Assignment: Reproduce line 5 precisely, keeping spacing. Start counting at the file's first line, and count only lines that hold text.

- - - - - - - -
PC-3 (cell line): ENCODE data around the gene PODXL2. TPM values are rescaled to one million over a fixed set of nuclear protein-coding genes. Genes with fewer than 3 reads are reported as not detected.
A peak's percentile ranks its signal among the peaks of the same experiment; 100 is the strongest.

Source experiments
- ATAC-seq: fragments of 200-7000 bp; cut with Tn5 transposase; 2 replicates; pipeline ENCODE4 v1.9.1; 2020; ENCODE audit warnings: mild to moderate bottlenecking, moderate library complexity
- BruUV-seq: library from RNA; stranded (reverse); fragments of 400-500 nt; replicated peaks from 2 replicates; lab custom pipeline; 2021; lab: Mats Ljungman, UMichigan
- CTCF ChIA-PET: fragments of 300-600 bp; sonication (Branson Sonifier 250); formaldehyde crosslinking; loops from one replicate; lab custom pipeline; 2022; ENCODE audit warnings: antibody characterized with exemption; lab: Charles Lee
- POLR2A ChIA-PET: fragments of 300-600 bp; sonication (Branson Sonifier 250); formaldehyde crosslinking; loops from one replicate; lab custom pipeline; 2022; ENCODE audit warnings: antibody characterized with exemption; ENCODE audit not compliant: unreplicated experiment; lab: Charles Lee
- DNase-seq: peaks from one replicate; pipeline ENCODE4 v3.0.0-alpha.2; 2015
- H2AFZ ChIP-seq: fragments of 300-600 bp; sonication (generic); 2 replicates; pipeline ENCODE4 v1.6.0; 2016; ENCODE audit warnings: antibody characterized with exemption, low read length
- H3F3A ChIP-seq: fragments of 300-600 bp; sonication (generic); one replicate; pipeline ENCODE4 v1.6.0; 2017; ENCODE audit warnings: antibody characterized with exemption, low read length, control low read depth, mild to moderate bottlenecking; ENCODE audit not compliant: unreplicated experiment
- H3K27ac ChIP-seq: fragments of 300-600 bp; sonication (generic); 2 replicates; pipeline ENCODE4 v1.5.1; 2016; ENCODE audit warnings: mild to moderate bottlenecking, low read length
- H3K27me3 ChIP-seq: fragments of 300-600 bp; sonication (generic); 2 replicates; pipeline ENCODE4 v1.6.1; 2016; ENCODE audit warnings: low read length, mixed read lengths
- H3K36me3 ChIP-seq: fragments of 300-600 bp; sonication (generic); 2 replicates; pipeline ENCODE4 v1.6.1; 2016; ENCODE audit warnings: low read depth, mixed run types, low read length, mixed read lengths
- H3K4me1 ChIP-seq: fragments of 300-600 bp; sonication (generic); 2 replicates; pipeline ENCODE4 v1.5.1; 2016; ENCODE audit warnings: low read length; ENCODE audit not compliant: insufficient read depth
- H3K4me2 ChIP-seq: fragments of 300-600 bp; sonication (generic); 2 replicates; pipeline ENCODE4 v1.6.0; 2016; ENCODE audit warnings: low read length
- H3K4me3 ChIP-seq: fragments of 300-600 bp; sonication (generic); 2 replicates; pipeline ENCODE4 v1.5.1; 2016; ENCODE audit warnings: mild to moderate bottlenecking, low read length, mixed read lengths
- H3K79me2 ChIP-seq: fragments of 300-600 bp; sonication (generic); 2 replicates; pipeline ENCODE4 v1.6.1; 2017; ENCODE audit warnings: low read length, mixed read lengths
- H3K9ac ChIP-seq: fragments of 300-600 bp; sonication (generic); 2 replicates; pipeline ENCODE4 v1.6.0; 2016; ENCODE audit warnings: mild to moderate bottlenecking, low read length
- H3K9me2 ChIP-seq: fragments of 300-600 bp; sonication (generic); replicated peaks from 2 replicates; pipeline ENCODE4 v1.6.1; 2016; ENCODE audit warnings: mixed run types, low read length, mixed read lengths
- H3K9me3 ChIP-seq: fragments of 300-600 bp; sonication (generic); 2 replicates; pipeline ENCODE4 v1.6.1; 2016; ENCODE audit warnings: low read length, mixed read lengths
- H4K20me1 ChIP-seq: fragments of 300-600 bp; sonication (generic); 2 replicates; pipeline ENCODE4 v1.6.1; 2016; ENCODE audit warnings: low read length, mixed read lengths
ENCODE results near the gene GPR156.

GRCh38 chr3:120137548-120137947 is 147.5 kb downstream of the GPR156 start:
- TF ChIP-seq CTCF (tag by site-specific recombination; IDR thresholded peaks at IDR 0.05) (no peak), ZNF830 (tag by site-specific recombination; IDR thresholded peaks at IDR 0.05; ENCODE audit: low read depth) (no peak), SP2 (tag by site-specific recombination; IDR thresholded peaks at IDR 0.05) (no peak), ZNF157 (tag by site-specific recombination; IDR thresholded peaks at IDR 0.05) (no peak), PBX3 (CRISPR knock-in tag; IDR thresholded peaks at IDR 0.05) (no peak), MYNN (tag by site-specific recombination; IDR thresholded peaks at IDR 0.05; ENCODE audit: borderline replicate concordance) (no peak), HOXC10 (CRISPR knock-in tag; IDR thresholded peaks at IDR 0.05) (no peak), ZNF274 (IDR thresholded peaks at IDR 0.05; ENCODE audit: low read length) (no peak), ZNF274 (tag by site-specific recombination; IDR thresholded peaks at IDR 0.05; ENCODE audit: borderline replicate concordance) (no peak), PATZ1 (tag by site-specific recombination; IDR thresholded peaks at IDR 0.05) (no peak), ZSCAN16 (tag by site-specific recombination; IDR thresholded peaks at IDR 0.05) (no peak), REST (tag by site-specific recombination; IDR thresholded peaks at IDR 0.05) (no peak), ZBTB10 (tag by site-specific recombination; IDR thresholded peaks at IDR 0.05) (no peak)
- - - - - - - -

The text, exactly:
- BruUV-seq: library from RNA; stranded (reverse); fragments of 400-500 nt; replicated peaks from 2 replicates; lab custom pipeline; 2021; lab: Mats Ljungman, UMichigan